Posts Tagged ‘Ralph Russell’

Governance in Pakistan – 7: Which Islam?

March 18, 2009

The question left over from the last post was the following:

Given that it had become inevitable for Pakistan to have a religious identity (for reasons articulated by Professor Ralph Russell in the previous post) why was the tradition of Islam that was indigenous to the subcontinent ignored in favor of one imported from Saudi Arabia?

As we have mentioned, Professor Russell was not a political or religious scholar and he never sat down to explicitly address this question. However, in his essays he left behind numerous astute observations that we can use to begin crafting a plausible answer.

Our aim is not to reach a definitive conclusion but to see how the mind of a trained humanist works, how from certain observations a hypothesis is derived, and how facts are linked through a chain of reasoning to arrive at conclusions that can be tested against the outcomes of real life.

Such a process based on reasoning need not always lead to the correct explanation but it provides the reader the opportunity to identify particular links in the argument that he or she disputes or disagrees with and to offer a new explanation based on the substitutions. It is important to be clear about what one disagrees with and to be able to suggest alternatives that stand up to criticism. The ensuing dialogue forms the basis of the method of intellectual enquiry.

Let us take Professor Russell’s essay Aziz Ahmad, South Asia, Islam and Urdu and note straight away his observation in passing about the fundamentals of intellectual discourse.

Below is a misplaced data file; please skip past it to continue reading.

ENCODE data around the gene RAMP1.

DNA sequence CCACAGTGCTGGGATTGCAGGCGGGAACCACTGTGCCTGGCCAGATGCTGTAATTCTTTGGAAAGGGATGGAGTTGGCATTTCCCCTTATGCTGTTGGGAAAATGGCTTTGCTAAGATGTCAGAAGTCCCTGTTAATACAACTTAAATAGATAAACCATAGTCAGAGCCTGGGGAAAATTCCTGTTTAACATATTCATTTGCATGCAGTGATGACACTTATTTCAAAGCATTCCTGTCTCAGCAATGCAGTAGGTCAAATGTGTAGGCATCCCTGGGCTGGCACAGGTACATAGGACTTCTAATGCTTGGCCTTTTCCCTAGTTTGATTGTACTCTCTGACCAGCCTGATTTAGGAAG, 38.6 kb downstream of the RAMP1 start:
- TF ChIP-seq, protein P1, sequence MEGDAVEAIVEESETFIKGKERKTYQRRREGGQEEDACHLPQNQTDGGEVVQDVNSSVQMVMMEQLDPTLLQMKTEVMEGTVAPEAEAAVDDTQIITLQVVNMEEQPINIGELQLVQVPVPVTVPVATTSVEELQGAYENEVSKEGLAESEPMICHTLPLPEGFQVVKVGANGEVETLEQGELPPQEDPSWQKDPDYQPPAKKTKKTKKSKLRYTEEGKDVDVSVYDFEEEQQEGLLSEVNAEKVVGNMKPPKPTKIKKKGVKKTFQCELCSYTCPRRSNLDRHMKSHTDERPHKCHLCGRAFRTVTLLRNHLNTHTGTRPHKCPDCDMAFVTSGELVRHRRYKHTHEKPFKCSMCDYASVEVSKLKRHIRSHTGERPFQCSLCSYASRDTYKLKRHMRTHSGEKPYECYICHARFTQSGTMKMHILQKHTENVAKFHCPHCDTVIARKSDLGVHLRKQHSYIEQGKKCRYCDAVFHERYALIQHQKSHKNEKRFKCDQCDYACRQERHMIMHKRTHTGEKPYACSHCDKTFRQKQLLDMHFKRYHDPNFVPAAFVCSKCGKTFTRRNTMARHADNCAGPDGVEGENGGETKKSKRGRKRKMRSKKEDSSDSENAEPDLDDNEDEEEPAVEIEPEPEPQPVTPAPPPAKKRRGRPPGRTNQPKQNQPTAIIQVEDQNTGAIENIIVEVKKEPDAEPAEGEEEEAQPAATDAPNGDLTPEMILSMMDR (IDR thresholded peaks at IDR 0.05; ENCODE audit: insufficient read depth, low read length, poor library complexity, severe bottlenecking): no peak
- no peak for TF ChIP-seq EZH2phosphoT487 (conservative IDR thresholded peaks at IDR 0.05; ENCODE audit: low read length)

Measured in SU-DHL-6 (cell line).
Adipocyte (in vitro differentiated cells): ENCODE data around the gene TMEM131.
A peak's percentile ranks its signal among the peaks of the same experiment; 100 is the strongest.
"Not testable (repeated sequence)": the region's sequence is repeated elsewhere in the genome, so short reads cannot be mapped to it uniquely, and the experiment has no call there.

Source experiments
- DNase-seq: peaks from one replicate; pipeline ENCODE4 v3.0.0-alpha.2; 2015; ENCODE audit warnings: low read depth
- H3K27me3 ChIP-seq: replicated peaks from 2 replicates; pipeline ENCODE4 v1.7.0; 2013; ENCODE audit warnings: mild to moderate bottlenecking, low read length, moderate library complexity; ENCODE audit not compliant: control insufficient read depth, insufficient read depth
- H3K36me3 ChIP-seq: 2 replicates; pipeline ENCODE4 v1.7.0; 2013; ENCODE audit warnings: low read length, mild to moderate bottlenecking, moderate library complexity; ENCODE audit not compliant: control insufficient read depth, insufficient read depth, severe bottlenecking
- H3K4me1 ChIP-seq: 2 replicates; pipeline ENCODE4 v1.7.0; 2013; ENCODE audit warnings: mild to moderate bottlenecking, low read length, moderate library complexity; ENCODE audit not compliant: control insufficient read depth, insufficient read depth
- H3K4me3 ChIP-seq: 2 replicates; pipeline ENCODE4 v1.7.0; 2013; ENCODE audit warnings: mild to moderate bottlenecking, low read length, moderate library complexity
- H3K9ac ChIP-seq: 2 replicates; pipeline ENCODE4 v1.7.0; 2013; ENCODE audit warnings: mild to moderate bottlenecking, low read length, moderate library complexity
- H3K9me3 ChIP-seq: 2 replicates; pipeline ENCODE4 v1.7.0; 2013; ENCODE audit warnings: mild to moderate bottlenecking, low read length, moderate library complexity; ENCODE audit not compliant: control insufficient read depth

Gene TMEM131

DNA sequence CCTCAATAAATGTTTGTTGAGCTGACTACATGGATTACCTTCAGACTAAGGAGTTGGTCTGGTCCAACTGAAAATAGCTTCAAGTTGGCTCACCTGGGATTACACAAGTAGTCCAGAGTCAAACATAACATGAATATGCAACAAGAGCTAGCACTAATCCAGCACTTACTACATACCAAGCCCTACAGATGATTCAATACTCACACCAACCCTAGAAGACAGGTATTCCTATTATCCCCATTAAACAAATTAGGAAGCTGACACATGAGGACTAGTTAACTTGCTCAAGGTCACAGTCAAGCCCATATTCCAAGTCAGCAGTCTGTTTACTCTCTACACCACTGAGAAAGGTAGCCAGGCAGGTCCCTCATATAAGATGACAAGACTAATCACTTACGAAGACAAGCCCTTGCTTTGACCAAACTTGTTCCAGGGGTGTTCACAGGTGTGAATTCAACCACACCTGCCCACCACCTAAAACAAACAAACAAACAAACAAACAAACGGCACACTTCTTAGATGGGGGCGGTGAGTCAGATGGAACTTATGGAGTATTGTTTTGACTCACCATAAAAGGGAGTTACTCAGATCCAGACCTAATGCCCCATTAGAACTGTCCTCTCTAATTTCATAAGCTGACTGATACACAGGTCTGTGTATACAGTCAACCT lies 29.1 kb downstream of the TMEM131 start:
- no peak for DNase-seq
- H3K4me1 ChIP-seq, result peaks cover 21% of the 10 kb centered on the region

Aziz Ahmad was for a while (beginning in 1957) a colleague of Professor Russell’s at the School of Oriental and African Studies in London. Professor Russell mentions that he had sharp and vigorously pursued disagreements with Aziz Ahmad on the methodology of teaching Urdu to foreign students:

Such disagreements were not infrequent. That being so, it surprised and puzzled him when he found that this in no way inhibited my whole-hearted praise of his talents and of his published work. (He came from a milieu where it is indeed rare for these two things to go together.)

One must admit that it remains rare even today.

Professor Russell mentions that often the best understanding of social situations is to be found in literature:

For example, the problem of Kashmir is one of the major problems of the politics of the post-1945 period. An important element in the determining of the present situation was the internal political struggle of the 1930s and the 1940s. Where can one find a vivid picture of Kashmir during those years? In Aziz Ahmad’s novel Aag. But those who (if they knew about it) would like to read it for this purpose, can’t. And those who can read it aren’t for the most part interested in doing so for this purpose.

At this point a question that naturally arises is: What about historians and social scientists in Pakistan and India who write in English but know Urdu well? Don’t they use these materials? The answer is: For the most part, no. Why not? For several reasons. First, numbers of them come in the category already described, of people who have acquired their English at the cost of letting their Urdu rust. Secondly, many of them are more English than the English, more royalist than the king.

In a society where conventions have for centuries been more rigid than in the West, English-derived conventions (for example, that a novel cannot be a worthwhile source for academic studies of this kind) are observed with a rigidity which the Western world does not apply to them. Even where non-fictional writing is concerned they think (often, but not always, rightly) that works written in Urdu lack the scholarly qualities of works written in English, and that therefore no self-respecting scholar pays any attention to them. Even if the premise were wholly correct (and it isn’t) the conclusion doesn’t follow from it. But there it is. They think that the premise is correct, and that the conclusion does follow from it; and they act accordingly.